A thousand-year-old remedy might help scientists treat MRSA infections. The instructions for this ancient potion was discovered at the British Library in one volume of Bald’s Leechbook which is considered one of the earliest medical books known in history.
The remedy was created to treat eye infections. Christina Lee, an expert on Anglo-Saxon society from the School of English at the University of Nottingham was in charge of translating the 10th century potion.
She explained that one reason for studying this recipe was that “it contains ingredients such as garlic that are currently investigated by other researchers on their potential antibiotic effectiveness”.
The ingredients needed included two species of Allium (from the onion genus), wine and ox gall which is bile from a cow’s stomach. All of these needed to be brewed together in a brass vessel.
The team tried to recreate the recipe as exact as possible. The textbook gave the exact steps and amounts needed for the potion. The book also indicated the potion needed to stand for nine days before filtering it through a cloth.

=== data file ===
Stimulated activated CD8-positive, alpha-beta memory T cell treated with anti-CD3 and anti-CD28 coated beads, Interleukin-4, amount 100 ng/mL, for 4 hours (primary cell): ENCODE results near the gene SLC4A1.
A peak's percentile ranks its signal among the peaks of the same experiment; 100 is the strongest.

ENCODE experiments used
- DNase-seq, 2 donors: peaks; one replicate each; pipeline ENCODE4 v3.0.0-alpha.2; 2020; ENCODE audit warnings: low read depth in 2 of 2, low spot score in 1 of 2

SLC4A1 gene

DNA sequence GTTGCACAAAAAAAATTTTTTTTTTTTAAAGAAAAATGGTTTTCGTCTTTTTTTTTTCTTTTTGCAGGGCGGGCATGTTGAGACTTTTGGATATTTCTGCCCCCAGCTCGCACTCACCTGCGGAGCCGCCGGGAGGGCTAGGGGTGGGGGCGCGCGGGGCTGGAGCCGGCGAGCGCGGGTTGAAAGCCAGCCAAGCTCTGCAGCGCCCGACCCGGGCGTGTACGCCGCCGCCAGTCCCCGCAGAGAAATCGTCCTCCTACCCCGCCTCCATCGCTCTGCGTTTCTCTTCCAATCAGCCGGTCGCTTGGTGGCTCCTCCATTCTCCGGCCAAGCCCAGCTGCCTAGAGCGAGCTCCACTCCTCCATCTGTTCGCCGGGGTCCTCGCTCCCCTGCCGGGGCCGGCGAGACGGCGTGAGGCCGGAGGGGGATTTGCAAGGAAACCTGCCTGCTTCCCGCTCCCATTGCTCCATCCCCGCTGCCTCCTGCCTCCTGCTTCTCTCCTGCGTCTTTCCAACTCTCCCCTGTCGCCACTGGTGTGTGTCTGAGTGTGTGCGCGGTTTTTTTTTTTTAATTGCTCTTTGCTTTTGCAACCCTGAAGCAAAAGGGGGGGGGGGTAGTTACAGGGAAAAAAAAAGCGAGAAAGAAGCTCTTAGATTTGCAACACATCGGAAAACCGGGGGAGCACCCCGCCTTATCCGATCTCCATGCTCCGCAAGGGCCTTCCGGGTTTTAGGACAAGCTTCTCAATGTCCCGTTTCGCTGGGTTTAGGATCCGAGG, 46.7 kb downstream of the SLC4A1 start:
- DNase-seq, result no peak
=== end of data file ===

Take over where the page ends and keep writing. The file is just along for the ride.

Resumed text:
As the team wanted to faithfully replicate the potion, scientists needed to find wine from a vineyard that existed in that period. After finishing the remedy, the team tested it on MRSA (methicillin-resistant Staphylococcus aureus) cultures. This type of staph is resistant to common antibiotics and can generate deadly infections.
The team didn’t hope for much but the results left them baffled. According to lead scientist Freya Harrison this ancient treatment showed incredible potency as an “anti-Staphylococcal antibiotic”. She described the effects:
“We were going from a mature, established population of a few billion cells, all stuck together in this highly protected biofilm coat, to really just a few thousand cells left alive. This is a massive, massive killing ability.”
The next step was to test the recipe on “in vivo wound models”, meaning on live organisms. There were doubts that this ancient medicine wouldn’t have the same effects on living organisms but the results were the same, the potion killing 90% of MRSA bacteria in the wounds biopsied from mice.
The medication also proved to maintain its effectiveness for a long time if stored in bottles in refrigerators.
Researchers will now focus on understanding the mechanisms behind the recipe’s bacteria killing power.
Image Source: Medievalists